Library Green Named In Honor of Ruby Dee

Mayor Noam Bramson with members of Ruby Dee's family and community leaders.
Mayor Noam Bramson with members of Ruby Dee’s family and community leaders.

Today, New Rochelle paid tribute to the memory of Ruby Dee by renaming Library Green in her honor.  It will now be “Ruby Dee Park at Library Green.”

It was a true pleasure to join members of Ruby’s family at the ceremony.  I am also especially grateful for the wisdom and effort of the volunteer committee established to guide the City’s commemoration of Ruby’s life: Council Member (and Committee Chair) Jared Rice, Dr. Hasna Muhammad, Rev. Dr. Allen Paul Weaver Jr., Alvin Clayton, Linda Tarrant-Reid, Michelle Sanchez-Boyce, and City Historian Barbara Davis.

The tribute to Ruby continues this weekend with a film festival at the New Rochelle Public Library.  For more details about today’s ceremony and the film festival, please see this press release.

At today’s naming, I delivered the following remarks:

It goes without saying that Ruby Dee was much bigger than New Rochelle. She was a global icon, known, loved and admired in every corner of this world for her creative genius and moral strength.

And it may seem a little presumptuous for a small city of just 78,000 to lay any claim to a person of such stature.   After all, most people who reach that level of celebrity would probably regard New Rochelle as only the place to set their head on a pillow.

But that was not Ruby. Nor was it Ossie before her.

She was not simply a resident of this community. She was a pillar of this community, a builder of this community – who worked to ensure that the same values she championed all across our country were expressed fully here in the place she called home.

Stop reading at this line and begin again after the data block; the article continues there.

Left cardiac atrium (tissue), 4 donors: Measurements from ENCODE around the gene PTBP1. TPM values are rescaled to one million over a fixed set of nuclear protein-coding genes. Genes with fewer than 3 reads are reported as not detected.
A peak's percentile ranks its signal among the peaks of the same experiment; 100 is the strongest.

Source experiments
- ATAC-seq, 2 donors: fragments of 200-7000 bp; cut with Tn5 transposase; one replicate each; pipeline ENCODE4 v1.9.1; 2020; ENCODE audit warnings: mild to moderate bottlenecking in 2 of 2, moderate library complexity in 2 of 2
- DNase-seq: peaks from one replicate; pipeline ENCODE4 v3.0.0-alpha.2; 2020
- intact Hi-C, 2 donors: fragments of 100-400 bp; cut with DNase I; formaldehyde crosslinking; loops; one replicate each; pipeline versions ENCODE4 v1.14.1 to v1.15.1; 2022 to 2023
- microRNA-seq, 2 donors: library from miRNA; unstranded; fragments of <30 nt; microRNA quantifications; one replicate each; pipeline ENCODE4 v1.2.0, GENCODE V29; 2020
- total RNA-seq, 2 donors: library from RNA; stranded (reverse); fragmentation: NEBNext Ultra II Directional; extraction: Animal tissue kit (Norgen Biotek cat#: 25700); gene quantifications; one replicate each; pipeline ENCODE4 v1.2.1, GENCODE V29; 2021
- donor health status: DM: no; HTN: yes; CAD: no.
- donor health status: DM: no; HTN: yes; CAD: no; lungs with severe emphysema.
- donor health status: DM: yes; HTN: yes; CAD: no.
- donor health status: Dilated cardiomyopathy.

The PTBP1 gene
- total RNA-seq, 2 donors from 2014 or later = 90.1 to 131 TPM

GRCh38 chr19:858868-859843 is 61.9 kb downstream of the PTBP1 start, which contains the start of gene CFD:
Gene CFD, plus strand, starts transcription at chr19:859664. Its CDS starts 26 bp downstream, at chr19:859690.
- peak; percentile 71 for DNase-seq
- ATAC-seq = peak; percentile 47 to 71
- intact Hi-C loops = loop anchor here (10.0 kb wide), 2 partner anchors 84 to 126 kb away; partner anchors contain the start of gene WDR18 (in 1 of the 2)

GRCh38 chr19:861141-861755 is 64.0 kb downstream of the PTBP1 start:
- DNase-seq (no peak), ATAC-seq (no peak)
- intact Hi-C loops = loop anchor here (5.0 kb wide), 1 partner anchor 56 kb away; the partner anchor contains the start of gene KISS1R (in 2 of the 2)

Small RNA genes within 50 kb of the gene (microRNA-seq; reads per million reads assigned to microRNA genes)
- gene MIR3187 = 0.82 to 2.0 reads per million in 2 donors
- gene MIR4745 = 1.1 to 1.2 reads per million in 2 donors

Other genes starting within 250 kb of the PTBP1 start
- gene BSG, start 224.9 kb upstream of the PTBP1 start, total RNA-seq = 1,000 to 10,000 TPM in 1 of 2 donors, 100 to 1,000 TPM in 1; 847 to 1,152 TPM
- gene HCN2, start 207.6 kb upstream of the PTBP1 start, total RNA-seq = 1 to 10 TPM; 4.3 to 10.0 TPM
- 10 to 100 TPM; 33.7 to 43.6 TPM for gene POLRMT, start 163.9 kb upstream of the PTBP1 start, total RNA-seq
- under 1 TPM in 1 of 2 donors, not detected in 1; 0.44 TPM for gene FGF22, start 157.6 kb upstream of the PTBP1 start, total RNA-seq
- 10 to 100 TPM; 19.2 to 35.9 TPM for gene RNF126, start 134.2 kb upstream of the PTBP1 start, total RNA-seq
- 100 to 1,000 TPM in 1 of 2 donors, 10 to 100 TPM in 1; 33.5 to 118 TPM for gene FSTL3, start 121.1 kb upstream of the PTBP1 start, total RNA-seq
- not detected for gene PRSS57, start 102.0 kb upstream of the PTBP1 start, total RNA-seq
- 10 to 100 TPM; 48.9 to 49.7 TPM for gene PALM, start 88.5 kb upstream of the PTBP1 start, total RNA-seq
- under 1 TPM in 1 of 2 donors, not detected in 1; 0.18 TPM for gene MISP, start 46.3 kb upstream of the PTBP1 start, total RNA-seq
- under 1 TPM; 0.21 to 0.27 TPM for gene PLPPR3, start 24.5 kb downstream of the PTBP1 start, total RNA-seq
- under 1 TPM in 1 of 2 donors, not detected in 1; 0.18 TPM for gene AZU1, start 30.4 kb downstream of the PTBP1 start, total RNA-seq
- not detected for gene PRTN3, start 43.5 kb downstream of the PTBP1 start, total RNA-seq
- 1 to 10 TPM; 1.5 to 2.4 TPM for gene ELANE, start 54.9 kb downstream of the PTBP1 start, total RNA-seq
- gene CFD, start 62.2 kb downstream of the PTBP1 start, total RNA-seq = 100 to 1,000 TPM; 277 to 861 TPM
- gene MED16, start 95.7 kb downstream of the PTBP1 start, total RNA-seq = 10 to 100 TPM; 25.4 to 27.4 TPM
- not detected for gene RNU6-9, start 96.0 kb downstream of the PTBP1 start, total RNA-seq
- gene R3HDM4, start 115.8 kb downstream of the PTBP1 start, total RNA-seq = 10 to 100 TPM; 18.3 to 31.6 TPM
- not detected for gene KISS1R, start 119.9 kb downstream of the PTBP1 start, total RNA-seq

And to a remarkable degree, she succeeded. Together with Ossie, she devoted herself to causes that ranged from the quality of our public schools, to the survival of our public library, to the inclusiveness of our local government, to our celebration of the arts . . . to the principle that every one of us is created equal.

To these things she applied herself not through name or gesture alone, but personally, directly, giving time and energy, as one who knew herself to be a full stakeholder in our city’s life.

Just as remarkable was her the modesty.  Think what an amazing thing it is to be blessed with such truly super-human talents, and yet have the humility to maintain a sense of self with a human scale. To be just Ruby.

She could have sat back and sipped the wine. (Or, as was noted in her memorial service, she could have sipped the vodka.) Instead, she chose to labor in the vineyard. She chose to thrust her hands in the soil and call forth life.

So if others elsewhere can better testify to Ruby’s extraordinary creative talents. We in New Rochelle can perhaps testify best to something every bit as worthy, and that is Ruby’s character.

When we re-name this wonderful space, this heart of our city, it won’t be to honor an A-list celebrity with thousand-watt star power (although Ruby certainly was that); it will be to honor a neighbor and a friend, a mother and a grandmother, whose gentle strength, moral conviction, and force of personality have left an enduring mark on her New Rochelle and our New Rochelle.

May God bless the life’s work of Ruby Dee, and may each of us prove worthy of her example.